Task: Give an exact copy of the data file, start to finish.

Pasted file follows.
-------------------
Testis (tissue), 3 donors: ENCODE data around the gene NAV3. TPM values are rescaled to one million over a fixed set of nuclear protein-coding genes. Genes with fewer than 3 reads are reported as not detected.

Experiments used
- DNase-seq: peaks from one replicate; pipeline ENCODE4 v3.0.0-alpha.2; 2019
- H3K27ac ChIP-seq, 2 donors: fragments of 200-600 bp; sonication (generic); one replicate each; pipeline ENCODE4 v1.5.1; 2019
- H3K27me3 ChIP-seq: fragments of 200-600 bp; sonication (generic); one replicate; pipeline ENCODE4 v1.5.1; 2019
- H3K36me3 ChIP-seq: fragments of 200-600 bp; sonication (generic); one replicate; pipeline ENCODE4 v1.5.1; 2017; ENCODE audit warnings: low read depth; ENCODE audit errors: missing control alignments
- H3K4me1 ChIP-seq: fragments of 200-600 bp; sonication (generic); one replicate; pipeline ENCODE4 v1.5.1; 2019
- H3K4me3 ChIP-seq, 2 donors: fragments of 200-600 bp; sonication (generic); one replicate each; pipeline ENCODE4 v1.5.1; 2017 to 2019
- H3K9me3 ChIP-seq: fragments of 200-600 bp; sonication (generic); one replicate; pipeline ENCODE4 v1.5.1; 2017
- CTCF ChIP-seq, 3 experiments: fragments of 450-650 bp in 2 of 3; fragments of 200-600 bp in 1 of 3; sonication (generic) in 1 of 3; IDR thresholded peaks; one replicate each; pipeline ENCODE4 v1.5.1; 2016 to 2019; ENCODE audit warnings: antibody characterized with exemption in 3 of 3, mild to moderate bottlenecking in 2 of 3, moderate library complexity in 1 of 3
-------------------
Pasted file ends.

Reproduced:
Testis (tissue), 3 donors: ENCODE data around the gene NAV3. TPM values are rescaled to one million over a fixed set of nuclear protein-coding genes. Genes with fewer than 3 reads are reported as not detected.

Experiments used
- DNase-seq: peaks from one replicate; pipeline ENCODE4 v3.0.0-alpha.2; 2019
- H3K27ac ChIP-seq, 2 donors: fragments of 200-600 bp; sonication (generic); one replicate each; pipeline ENCODE4 v1.5.1; 2019
- H3K27me3 ChIP-seq: fragments of 200-600 bp; sonication (generic); one replicate; pipeline ENCODE4 v1.5.1; 2019
- H3K36me3 ChIP-seq: fragments of 200-600 bp; sonication (generic); one replicate; pipeline ENCODE4 v1.5.1; 2017; ENCODE audit warnings: low read depth; ENCODE audit errors: missing control alignments
- H3K4me1 ChIP-seq: fragments of 200-600 bp; sonication (generic); one replicate; pipeline ENCODE4 v1.5.1; 2019
- H3K4me3 ChIP-seq, 2 donors: fragments of 200-600 bp; sonication (generic); one replicate each; pipeline ENCODE4 v1.5.1; 2017 to 2019
- H3K9me3 ChIP-seq: fragments of 200-600 bp; sonication (generic); one replicate; pipeline ENCODE4 v1.5.1; 2017
- CTCF ChIP-seq, 3 experiments: fragments of 450-650 bp in 2 of 3; fragments of 200-600 bp in 1 of 3; sonication (generic) in 1 of 3; IDR thresholded peaks; one replicate each; pipeline ENCODE4 v1.5.1; 2016 to 2019; ENCODE audit warnings: antibody characterized with exemption in 3 of 3, mild to moderate bottlenecking in 2 of 3, moderate library complexity in 1 of 3